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Lawyer for Quebec Liberals stops disclosure of two names at corruption probe

A sign points to the Charbonneau commission, a public inquiry into corruption within Quebec's construction industry, in Montreal September 17, 2012. The inquiry resumed on Monday after a three-month break.

CHRISTINNE MUSCHI/Reuters

Proceedings at the Charbonneau inquiry were dramatically suspended Tuesday afternoon after a lawyer for the Liberal Party of Quebec stopped the disclosure of two names on a list of people who met construction bosses at an exclusive Old Montreal club.

Inquiry counsel Denis Gallant had told the proceedings that police had been checking the computerized logs of the Club 357c, where meetings were taking place between contractors, representatives from consulting engineering firms and "elected officials."

A provincial police investigator, Erick Roy, testifed that one either had to be a member or be invited by a member to enter the club, owned by animation software tycoon Daniel Langlois.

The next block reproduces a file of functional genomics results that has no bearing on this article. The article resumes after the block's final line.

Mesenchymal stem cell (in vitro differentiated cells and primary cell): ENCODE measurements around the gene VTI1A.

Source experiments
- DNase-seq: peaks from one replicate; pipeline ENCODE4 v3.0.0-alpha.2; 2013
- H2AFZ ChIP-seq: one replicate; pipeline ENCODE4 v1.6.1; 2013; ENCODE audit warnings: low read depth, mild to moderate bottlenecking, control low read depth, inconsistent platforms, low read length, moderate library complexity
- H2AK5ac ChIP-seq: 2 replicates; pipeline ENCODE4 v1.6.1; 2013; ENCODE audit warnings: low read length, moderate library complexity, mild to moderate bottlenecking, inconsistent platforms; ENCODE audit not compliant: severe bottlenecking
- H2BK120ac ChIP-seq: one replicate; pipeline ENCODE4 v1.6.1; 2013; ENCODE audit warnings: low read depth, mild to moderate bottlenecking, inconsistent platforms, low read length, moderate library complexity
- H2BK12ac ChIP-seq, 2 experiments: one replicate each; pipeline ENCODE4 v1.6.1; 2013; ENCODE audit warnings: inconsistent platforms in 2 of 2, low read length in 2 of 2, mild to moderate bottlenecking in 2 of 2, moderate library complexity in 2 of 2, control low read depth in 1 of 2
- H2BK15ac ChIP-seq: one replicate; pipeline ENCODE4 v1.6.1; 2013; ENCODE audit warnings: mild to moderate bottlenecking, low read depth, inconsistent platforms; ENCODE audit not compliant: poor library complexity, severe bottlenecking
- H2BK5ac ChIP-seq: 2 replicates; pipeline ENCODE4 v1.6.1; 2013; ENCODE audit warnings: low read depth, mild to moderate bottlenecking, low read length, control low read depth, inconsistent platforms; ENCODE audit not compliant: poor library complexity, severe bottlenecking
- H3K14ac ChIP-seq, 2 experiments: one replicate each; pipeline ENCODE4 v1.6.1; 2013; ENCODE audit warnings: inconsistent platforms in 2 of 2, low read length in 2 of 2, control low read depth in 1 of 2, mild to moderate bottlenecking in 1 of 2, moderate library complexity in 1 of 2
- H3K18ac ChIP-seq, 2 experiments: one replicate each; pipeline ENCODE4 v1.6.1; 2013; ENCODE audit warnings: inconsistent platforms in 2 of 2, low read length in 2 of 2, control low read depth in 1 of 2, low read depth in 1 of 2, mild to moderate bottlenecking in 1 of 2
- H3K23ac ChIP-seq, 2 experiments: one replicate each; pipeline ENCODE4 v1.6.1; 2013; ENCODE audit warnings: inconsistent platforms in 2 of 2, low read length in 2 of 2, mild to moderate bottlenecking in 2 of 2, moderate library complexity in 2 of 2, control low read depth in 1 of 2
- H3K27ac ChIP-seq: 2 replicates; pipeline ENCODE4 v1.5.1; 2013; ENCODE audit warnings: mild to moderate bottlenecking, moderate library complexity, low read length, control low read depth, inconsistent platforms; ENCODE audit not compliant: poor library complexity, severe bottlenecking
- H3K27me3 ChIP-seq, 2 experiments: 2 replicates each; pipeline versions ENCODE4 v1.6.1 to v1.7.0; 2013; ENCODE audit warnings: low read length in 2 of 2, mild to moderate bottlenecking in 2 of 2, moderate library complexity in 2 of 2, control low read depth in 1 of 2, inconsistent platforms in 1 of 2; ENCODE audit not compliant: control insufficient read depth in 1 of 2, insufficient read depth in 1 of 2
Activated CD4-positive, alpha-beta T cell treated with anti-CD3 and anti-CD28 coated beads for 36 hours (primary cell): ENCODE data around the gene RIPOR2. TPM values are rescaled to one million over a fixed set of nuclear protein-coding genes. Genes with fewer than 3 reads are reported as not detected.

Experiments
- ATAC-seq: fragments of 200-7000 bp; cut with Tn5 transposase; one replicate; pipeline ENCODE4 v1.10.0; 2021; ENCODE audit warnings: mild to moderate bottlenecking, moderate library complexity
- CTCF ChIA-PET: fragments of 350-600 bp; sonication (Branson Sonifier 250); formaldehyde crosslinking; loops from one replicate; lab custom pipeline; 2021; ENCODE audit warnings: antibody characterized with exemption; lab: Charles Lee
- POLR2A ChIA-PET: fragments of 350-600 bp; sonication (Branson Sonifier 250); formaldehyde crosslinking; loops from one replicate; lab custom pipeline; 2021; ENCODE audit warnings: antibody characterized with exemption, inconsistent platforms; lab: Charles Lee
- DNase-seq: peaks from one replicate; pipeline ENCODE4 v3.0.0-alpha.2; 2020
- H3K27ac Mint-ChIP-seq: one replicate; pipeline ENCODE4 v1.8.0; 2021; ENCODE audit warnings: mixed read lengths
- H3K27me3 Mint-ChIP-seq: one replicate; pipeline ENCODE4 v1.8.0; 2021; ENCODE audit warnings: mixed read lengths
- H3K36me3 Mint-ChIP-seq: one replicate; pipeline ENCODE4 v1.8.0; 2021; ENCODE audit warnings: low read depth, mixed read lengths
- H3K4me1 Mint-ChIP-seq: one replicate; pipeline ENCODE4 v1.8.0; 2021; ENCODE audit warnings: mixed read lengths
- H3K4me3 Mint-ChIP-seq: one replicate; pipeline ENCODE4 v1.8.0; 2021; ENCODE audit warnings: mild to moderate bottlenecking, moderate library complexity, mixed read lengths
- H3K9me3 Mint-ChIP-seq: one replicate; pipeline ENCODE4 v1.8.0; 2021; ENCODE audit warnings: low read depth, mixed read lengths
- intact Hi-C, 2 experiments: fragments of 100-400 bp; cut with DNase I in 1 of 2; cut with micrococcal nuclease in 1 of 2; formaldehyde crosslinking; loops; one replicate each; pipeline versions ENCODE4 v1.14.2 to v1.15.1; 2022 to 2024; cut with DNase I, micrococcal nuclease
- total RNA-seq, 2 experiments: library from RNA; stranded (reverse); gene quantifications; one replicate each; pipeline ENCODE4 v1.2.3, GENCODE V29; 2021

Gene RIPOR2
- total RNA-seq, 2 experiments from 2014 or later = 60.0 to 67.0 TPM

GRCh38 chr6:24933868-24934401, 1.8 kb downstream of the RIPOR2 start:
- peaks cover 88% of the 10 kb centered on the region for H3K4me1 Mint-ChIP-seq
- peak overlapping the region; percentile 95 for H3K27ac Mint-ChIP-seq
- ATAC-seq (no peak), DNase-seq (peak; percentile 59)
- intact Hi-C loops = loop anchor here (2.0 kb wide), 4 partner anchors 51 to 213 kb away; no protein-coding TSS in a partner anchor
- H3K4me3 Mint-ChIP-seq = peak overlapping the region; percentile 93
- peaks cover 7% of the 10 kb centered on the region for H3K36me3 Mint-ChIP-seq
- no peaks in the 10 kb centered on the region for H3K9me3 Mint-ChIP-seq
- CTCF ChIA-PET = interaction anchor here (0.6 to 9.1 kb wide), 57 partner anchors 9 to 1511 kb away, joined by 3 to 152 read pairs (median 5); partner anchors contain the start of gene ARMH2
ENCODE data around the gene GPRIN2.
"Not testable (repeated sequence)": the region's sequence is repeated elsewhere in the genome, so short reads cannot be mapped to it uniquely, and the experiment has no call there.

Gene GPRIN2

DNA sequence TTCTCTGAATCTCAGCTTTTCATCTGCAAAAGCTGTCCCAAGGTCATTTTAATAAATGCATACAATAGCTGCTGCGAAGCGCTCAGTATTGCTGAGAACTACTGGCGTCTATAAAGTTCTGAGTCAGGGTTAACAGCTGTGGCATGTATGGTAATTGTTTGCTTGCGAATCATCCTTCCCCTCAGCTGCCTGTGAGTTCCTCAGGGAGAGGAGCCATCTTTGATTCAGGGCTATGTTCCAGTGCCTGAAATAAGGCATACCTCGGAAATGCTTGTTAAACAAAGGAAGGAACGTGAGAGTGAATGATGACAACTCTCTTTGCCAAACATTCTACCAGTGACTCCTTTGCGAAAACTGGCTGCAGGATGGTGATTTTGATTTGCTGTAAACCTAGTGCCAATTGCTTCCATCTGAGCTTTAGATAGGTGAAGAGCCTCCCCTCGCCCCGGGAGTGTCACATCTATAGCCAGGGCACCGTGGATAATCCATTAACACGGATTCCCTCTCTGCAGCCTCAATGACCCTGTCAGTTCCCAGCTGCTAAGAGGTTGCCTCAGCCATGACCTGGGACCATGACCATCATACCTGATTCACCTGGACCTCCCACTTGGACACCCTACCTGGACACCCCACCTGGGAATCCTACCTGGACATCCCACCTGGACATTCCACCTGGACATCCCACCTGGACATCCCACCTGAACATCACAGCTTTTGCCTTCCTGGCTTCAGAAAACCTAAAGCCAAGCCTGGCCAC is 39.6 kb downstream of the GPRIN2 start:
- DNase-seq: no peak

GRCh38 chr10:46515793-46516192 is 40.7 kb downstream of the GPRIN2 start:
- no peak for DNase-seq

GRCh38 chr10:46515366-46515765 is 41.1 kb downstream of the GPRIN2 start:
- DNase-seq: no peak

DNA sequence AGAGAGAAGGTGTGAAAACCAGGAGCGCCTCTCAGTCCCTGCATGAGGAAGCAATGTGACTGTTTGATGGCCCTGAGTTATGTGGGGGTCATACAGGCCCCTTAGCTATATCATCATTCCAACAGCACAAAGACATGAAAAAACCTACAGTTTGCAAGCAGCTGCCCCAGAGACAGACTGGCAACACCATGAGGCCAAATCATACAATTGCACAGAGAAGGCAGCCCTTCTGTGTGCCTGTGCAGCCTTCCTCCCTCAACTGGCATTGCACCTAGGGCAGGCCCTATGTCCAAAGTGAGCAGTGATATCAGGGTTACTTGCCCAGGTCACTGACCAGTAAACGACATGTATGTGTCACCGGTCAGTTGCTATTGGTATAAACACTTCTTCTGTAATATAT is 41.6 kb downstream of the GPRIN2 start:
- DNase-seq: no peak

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The police was interested in two members, Paolo Catania, of Construction F. Catania, and Joe Borsellino, of Construction Garnier, two entrepreneurs whose activities have been targeted by the inquiry into corruption in public-works contracts.

Elio Pagliarulo, a former friend of Mr. Catania, previously testified that he delivered cash envelopes to a private club.

The inquiry was shown the first page of a 10-page list of visitors to the club.

The page listed names connected to the party of former Montreal mayor Gérald Tremblay: his fundraiser, Bernard Trépanier, his chief of staff, Martial Fillion and his right-hand man, Frank Zampino.

However, Michel Décary, a lawyer for the provincial Liberals, asked for a publication ban on two names in the document, saying that the two people hadn't been notified that they were in the document.

Visible unhappy about Mr. Décary's intervention, Madam Justice France Charbonneau asked why he was making the request in the afternoon when he had been given the names hours earlier.

Judge Charbonneau eventually agreed to keep the names confidential until Wednesday so Mr.Décary has the chance to confer with them.

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About the Author
National reporter

Tu Thanh Ha is based in Toronto and writes frequently about judicial, political and security issues. He spent 12 years as a correspondent for the Globe and Mail in Montreal, reporting on Quebec politics, organized crime, terror suspects, space flights and native issues. More

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